NBC affiliate WNCN has reported that North Carolina officials will re-examine railroad crossing safety across the state after two deadly railroad crossing accidents — one in Durham, NC and another in Efland, NC.
Tuesday’s fatal car/train accident in Efland is focusing renewed attention on grade crossing safety.
“North Carolina is in the top 15 states nationwide for crossing collisions,” said Carol Steckbeck, with the non profit Operation Lifesaver; a group dedicated to reducing collisions, injuries and fatalities at rail crossings.
She says that statistic is frightening, especially when you look at the national trend for railroad crossing accidents.
“We figured they are going to come up with 100 crossings to do a further analysis of to determine what kind of safety improvements will be needed,” said Paul Worley, the rail division’s director of engineering and safety.
I applaud North Carolina officials for stepping up to re-evaluate the safety at railroad crossings throughout the state. However, it is unfortunate that it to took two tragic crashes and the loss of several lives to open eyes to this widespread problem.
One thing the articles didn’t mention: Where are the railroad companies? Why are the railroad companies not making sure that their crossings are safe? Railroads make hundreds of millions of dollars shipping by crossing our highways and neighborhoods. Why are railroads doing more to make sure drivers are not injured or killed?
Railroad companies are responsible making sure their train crossings are safe. That means the crossings have proper sight lines and visibility that allow drivers to see approaching trains, that trees and vegetation are cut back, that railroads do not park trains near the crossing (that would confuse drivers), that signals and gates are working properly, and that train crews sound a warning with the train’s horn or whistle as the train is approaching.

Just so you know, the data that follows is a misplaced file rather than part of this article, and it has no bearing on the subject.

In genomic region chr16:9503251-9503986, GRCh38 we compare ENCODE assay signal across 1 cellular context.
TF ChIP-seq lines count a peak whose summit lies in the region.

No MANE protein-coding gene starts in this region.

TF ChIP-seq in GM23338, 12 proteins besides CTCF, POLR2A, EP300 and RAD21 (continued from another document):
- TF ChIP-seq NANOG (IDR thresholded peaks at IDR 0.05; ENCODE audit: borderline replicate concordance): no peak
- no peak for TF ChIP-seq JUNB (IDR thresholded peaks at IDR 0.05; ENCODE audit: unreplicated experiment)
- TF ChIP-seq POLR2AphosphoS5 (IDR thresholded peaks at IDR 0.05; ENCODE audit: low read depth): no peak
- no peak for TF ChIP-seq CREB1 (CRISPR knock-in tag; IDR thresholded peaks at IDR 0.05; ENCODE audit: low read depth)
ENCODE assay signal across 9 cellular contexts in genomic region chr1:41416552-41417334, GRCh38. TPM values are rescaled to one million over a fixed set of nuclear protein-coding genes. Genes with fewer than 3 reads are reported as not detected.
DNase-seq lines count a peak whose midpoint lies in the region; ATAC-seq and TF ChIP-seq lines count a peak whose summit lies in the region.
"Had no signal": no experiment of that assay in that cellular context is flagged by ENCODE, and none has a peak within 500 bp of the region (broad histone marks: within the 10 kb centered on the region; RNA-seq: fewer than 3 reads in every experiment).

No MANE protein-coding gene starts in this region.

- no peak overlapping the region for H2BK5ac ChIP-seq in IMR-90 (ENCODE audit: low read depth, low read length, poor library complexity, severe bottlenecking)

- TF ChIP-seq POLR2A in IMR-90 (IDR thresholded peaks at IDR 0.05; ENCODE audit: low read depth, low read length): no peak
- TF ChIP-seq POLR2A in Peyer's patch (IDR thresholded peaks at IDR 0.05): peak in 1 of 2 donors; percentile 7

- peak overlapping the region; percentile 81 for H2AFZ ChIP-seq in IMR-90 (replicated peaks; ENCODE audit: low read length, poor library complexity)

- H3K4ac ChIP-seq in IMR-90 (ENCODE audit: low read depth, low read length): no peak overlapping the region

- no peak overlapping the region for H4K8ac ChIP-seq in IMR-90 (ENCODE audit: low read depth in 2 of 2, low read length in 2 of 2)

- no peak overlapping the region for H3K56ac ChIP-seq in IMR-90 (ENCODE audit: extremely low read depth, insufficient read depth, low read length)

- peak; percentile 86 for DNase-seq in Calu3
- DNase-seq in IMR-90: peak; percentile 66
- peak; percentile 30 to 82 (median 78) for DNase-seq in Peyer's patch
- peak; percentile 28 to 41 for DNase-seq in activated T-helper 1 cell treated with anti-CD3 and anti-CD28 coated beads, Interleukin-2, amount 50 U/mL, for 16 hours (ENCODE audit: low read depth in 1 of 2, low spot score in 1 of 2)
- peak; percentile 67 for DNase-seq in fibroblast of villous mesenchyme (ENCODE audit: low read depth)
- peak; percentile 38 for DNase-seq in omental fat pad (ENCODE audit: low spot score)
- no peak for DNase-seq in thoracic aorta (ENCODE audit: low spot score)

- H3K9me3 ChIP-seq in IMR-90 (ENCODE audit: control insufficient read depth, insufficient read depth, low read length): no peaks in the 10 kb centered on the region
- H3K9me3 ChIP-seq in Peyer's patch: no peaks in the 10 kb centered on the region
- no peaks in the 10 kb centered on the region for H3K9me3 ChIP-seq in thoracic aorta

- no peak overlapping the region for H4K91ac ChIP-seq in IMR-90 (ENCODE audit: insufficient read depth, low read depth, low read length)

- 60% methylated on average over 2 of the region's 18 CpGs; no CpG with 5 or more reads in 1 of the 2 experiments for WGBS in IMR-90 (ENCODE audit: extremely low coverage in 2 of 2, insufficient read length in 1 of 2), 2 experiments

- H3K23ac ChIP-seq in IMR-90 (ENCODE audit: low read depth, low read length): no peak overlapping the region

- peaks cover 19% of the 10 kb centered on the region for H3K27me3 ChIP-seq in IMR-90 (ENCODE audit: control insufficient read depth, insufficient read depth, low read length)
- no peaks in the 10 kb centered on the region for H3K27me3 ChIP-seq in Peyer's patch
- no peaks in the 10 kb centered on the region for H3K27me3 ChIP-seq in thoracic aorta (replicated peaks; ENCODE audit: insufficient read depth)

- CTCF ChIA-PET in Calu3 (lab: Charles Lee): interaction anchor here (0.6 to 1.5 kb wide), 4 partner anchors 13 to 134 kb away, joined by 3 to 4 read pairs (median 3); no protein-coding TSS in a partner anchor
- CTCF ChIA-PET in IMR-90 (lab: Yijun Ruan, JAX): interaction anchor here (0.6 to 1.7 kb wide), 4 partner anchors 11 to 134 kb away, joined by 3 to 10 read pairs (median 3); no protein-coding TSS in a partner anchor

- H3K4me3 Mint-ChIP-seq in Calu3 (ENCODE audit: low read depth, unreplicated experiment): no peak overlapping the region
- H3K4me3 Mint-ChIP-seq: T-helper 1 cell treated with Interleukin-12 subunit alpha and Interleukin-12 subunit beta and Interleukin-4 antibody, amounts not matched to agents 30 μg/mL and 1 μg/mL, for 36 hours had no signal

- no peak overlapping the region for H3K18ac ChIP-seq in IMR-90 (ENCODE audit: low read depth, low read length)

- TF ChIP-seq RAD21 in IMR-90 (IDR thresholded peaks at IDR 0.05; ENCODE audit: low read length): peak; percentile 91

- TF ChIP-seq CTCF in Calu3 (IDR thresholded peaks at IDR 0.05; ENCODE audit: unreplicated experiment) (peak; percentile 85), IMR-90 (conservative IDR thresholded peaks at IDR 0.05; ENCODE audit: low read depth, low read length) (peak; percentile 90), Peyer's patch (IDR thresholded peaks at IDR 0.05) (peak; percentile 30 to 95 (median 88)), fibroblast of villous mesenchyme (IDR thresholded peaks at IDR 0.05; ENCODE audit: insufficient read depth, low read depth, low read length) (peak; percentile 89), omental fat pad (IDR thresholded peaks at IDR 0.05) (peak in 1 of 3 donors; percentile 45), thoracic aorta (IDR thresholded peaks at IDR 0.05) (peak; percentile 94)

These train-vehicle collisions are a tragic reminder of how dangerous railroad crossings can be. In the last 10 years, there have been more than 30,000 railroad crossing accidents and more than 3,600 train accident deaths.
Railroad companies need to do more to prevent these tragic collisions that kill. Unfortunately, some railroad companies attempt to cover up their role in causing these tragedies rather than implement safety improvements to prevent them.
In October, Burlington Northern Santa Fe (BNSF) railroad was hit with a $4 million penalty — on top of a $21.6 million jury verdict — because of its "staggering" pattern of misconduct that included destroying evidence in an attempted cover-up of its role in the deaths of four young people who were killed at one of its railroad crossings.
The Court found that BNSF destroyed some evidence, fabricated other evidence, interfered with the investigation and purposefully lied and advanced misleading facts in order to conceal the truth.
Railroad companies should be held accountable for dangerous railroad crossings that injure and kill. Is there a different set of rules for railroad companies than for everyone else? Railroad companies need to stop putting profits in front safety.
Brett Emison is currently a partner at Langdon & Emison, a firm dedicated to helping injured victims across the country from their primary office near Kansas City. Mainly focusing on catastrophic injury and death cases as well as complex mass tort and dangerous drug cases, Mr. Emison often deals with automotive defects, automobile crashes, railroad crossing accidents (train accidents), trucking accidents, dangerous and defective drugs, defective medical devices.